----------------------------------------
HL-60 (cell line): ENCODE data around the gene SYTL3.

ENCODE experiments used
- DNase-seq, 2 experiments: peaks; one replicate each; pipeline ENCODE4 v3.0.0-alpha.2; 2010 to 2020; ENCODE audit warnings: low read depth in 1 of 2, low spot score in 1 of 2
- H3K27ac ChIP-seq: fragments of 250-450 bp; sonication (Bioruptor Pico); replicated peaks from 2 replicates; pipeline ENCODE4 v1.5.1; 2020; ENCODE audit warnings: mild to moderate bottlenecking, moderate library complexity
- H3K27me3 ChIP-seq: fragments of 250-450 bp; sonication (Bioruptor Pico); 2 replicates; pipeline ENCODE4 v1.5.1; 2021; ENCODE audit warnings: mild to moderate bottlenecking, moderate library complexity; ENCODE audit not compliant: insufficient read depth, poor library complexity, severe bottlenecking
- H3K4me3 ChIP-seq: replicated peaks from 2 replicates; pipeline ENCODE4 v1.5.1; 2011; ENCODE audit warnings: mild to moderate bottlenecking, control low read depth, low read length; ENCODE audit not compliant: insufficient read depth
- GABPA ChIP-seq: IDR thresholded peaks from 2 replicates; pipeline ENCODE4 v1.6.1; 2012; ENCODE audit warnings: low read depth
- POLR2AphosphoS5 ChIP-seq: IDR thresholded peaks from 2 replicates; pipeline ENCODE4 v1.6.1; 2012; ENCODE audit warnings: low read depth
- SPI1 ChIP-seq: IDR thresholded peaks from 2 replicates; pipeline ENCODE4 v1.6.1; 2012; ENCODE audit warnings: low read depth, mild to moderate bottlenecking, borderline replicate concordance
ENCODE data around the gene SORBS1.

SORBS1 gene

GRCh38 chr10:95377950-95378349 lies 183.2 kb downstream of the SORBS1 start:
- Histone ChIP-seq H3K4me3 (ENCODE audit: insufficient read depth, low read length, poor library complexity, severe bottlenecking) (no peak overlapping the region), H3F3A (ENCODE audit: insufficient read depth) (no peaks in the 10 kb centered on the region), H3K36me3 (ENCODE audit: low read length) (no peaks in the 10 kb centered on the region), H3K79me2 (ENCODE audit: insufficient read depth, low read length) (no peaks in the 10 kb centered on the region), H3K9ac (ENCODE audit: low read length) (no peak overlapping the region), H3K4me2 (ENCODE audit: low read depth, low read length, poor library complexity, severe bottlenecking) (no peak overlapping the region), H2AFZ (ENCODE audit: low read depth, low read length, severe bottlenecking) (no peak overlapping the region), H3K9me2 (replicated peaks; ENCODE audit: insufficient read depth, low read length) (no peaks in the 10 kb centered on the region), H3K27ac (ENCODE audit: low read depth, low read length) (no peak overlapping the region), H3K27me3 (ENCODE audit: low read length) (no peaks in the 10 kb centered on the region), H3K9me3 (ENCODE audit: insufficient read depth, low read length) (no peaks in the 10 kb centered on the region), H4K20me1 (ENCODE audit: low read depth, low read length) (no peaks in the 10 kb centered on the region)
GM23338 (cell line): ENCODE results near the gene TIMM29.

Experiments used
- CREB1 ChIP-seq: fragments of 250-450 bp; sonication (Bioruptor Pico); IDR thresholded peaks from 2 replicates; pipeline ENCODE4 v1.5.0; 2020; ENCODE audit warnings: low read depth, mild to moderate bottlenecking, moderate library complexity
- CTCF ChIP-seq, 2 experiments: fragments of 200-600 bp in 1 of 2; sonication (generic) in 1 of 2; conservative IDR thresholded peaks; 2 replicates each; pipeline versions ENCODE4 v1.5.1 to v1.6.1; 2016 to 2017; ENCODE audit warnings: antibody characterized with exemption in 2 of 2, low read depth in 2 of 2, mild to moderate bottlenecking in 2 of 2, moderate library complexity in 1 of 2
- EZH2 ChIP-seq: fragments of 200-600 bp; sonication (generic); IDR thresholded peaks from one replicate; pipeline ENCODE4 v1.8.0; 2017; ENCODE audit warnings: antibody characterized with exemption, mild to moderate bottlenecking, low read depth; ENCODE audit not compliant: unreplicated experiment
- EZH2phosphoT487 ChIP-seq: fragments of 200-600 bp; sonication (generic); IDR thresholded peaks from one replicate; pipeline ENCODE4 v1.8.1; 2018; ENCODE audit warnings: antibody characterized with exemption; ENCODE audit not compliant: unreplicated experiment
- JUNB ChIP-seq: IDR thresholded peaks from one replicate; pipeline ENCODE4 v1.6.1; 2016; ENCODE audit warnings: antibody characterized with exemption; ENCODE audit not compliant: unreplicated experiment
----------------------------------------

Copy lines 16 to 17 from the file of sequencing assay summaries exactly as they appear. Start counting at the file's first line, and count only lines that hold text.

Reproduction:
- CREB1 ChIP-seq: fragments of 250-450 bp; sonication (Bioruptor Pico); IDR thresholded peaks from 2 replicates; pipeline ENCODE4 v1.5.0; 2020; ENCODE audit warnings: low read depth, mild to moderate bottlenecking, moderate library complexity
- CTCF ChIP-seq, 2 experiments: fragments of 200-600 bp in 1 of 2; sonication (generic) in 1 of 2; conservative IDR thresholded peaks; 2 replicates each; pipeline versions ENCODE4 v1.5.1 to v1.6.1; 2016 to 2017; ENCODE audit warnings: antibody characterized with exemption in 2 of 2, low read depth in 2 of 2, mild to moderate bottlenecking in 2 of 2, moderate library complexity in 1 of 2